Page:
The Niva I drove which had been converted to a Fiat engine also had been converted to power steering. The difference this makes to driving a Niva is amazing. You have to drive one to fully appreciate this. If my conversion turns out as good as the one I drove then it should result in a nicely weighted steering. Light enough to allow fingertip control at slow speeds yet positive enough at open road speeds so as not to be vague as is often the case with over assisted steering. It should also result (I hope) in less kick back through the steering wheel when off-roading.
Performing this conversion with the engine in place would be virtually impossible. So while I am doing the engine converion it is also a good time to fit power steering.
The steering box I am using is a Toyota one. This particular one came out of a 1984 Toyota Cressida Grande Mk2. I am not sure if these steering boxes were fitted only to these models or if they are a universal steering box used across Toyota's range of mid-size sedans. The main advantage of using this box is that two of the three mounting holes line up with the mounting holes through the chassis of the Niva. The output shaft is the same diameter as the original Niva box but unfortunately the splines are not. Therefore the Niva droparm has to be modified to fit onto the Toyota box. Also because of the physical size difference between the two steering boxes the brake booster has to be shifted to make enough room for the box to fit.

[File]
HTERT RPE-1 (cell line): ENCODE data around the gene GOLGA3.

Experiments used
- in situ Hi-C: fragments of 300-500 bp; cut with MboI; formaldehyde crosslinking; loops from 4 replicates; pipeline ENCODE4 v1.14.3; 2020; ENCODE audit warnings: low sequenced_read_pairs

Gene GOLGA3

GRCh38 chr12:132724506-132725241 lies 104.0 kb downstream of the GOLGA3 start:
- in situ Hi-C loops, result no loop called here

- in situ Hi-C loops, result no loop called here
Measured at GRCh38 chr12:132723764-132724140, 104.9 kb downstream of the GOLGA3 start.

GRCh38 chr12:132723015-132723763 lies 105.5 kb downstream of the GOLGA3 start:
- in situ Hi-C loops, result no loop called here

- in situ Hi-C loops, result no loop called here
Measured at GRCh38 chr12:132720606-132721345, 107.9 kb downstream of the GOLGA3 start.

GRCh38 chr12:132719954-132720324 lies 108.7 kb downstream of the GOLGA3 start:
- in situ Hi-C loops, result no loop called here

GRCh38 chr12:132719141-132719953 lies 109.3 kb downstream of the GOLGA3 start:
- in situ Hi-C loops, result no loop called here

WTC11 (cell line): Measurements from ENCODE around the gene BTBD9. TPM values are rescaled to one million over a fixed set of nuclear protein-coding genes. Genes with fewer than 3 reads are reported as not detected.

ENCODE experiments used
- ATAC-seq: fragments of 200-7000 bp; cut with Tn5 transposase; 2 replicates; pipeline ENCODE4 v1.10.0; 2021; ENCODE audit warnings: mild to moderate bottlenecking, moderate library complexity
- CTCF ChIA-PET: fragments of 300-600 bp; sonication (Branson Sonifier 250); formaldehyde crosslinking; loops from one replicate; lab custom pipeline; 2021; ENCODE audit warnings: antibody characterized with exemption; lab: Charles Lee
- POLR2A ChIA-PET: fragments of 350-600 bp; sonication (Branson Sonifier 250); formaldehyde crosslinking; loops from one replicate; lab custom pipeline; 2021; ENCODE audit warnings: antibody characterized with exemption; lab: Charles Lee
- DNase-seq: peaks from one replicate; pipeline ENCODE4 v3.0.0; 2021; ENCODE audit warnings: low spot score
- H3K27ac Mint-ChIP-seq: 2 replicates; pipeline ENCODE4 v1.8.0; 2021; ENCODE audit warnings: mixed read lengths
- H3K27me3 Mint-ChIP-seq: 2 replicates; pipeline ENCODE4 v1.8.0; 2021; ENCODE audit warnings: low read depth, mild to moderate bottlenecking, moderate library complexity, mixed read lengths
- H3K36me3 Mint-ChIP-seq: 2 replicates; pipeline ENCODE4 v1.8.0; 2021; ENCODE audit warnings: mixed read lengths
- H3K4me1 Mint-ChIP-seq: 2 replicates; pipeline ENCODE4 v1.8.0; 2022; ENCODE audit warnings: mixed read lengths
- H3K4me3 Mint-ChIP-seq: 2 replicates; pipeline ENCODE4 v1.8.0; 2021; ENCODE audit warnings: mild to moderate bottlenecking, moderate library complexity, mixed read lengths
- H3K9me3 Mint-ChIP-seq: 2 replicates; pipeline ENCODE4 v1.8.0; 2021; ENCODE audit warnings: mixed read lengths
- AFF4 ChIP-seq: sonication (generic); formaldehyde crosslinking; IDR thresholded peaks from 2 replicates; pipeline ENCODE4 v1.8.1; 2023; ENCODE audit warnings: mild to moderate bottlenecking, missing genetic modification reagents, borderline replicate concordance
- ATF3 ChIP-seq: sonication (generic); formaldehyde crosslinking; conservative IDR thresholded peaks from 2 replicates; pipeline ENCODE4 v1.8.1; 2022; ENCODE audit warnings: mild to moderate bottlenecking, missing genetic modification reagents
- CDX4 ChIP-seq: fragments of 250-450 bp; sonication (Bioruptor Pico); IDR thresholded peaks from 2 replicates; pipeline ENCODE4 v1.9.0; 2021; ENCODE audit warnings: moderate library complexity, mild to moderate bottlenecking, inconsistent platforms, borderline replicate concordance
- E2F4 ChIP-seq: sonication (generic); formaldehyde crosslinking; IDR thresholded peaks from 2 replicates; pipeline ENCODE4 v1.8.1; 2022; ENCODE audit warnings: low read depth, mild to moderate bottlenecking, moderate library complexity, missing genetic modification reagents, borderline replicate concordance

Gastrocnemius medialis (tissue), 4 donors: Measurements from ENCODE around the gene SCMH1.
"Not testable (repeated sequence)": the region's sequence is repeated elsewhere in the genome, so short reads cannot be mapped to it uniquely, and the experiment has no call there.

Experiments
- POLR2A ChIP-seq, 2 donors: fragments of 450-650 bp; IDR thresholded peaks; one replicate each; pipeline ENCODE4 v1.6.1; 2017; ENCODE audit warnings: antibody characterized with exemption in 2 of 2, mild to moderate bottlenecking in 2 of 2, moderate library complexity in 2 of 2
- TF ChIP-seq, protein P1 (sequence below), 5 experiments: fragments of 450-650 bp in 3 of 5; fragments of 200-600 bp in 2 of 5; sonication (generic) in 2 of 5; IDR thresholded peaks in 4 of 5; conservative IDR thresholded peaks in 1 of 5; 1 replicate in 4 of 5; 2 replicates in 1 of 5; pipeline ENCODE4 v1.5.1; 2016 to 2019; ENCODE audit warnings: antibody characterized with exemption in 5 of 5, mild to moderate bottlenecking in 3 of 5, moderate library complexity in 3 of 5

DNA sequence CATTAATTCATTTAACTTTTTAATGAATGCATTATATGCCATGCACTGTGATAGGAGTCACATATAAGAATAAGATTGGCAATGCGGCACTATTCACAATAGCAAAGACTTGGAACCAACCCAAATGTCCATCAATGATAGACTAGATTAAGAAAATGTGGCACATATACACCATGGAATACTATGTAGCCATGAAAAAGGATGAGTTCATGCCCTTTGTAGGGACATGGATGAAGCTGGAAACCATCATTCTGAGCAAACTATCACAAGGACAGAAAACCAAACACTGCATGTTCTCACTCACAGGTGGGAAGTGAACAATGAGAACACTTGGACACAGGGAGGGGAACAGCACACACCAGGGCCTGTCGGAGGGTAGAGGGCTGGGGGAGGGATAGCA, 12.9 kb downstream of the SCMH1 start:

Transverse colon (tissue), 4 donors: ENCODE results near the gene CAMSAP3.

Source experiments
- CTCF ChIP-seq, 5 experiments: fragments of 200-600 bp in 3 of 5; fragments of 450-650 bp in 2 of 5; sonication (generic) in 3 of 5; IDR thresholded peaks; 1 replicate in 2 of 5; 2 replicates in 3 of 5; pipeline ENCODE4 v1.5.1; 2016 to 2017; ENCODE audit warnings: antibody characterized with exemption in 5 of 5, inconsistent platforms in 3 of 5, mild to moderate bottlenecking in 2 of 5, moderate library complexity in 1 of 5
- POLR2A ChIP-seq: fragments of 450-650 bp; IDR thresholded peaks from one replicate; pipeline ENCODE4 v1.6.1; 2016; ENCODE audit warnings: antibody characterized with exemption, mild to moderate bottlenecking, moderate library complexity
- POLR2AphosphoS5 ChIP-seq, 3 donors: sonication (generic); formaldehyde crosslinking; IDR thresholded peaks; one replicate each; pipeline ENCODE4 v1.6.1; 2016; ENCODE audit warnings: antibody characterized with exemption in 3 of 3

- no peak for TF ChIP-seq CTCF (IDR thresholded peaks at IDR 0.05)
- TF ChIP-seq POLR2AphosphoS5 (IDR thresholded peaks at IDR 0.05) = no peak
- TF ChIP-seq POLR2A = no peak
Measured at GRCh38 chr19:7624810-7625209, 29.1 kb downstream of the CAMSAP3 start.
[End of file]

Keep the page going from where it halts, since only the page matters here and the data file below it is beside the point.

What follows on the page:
Because this conversion involves me interfering with two major safety related componentry in my car (brakes and steering) I have to get the car certified by a specially licenced inspector here in New Zealand. To ensure that the car will pass inspection without any problems I have been in contact with an inspector right from the start, letting him know exactly what it is I wanted to do and what his thoughts were regarding this. The engine conversion forms part of this certification process as well.
I won't be using the Toyota pump to supply pressure to work the system. Instead I am going to be using the Fiat pump which came with the engine. This saves the hassle of having to make brackets to fit the Toyota pump to the Fiat engine and the usual belt and pulley alignment problems this usually brings. The Fiat pump is also a tidier and more compact unit. It is also driven by a toothed belt which can't slip as is often the case with V-belts.